Am I the only one that loves to hear a story when a supposed “holy man” has allegedly been caught with his hands in the sacramental cookie jar? When I hear these types of stories, stories like that of Ted Haggard’s methamphetamines driven gay sexcapades or the standard pedophiliac priests and the Popes that cover for them, I always assume that they are guilty. Is that wrong, I wonder? Is it wrong that I enjoy seeing people who make a living telling other people how to run their lives gets caught in blatant hypocrisy? I think not.
The latest scandal comes from the Peach State (Georgia) where Eddie Long, the “Bishop”—I appreciate the irony of a protestant preachers adopting a Catholic title in this case—of a mega church has been accused of coercing four young men with cars, jewelry and vacations for sexual favors. The Catholic Priesthood must love this. I bet they are saying to their selves “Damn. Thank Christ it wasn’t one of ours this time.”
After watching a video of Eddie addressing the accusations in front of his flock of sheep and a short interview of Jamal Parris, one of Eddie’s accusers, I couldn’t help but ask myself who I thought was really telling the truth. The gods know, Parris and the other accusers could potentially have a lot to gain monetarily from a civil lawsuit from a preacher worth millions. On the other hand, Eddie, “The Bishop” looked guilty. So I looked to the literature to see if my gut was on to something.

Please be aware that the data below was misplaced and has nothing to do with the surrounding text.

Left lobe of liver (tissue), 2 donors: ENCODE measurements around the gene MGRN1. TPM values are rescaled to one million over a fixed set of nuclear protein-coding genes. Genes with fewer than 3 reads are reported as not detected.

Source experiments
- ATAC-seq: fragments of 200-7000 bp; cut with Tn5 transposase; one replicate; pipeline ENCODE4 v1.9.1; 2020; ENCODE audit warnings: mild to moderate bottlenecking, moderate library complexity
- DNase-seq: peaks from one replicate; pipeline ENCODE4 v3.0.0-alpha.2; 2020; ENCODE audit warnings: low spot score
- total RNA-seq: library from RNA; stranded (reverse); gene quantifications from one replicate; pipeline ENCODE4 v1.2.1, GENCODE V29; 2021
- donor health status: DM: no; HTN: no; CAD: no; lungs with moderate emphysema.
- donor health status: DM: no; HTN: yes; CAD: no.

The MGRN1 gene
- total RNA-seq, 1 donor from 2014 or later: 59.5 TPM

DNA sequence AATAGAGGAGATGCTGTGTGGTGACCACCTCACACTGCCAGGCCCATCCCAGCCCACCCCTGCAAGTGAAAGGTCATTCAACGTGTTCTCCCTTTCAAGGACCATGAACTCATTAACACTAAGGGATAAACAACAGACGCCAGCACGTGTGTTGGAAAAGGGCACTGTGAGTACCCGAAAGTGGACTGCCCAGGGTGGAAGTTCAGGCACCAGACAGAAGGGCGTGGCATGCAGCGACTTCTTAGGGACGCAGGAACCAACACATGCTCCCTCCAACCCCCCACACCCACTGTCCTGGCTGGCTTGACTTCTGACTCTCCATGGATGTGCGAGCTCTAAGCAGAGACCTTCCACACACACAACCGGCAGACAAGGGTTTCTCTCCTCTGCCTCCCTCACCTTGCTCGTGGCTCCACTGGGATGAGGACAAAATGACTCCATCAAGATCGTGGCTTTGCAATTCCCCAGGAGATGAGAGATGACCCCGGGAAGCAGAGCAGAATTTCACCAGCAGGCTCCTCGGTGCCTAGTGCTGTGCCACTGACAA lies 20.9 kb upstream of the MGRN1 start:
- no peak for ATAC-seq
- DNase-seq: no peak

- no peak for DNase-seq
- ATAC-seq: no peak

I first looked to work profiling sexual preditors and how they coerce their victims. It seems that “The Bishops” position of authority provides the idea opportunity for sexual predation and coercion. Furthermore, the interactions between the victims and “the Bishop (e.g., the vacations, gifts, etc) could be construed as his “grooming” his victims. Moreover, the difficult family backgrounds of the accusers seem to make them ideal targets. In sum, the few details of this biblical mess, so far, jives with what one would expect from a classic case of sexual coercion (see Olson, Daggs, Ellevold & Rogers, 2007, for complete details).
Finally, my bullshit detector also jives with what seems to be suggestive and convicting—I mean convincing—correlations between the findings in the literature and the details of this story. Why does this matter? Well, considering that even normal adults have a 60% accuracy rate in detecting bullshit (see Vrij, Akehurst, Brown & Mann, 2006, for details about human lie detecting), a keen professional of human observation, such as myself, should be quite confident in his/her gut reactions. So by judging from the brief video of Parris and Long, I’m going to go out on a limb and say this guy is guilty. What do you think? Am I jumping the gun, or is this guy a fruity preditor is an expensive suit? The world wants to know….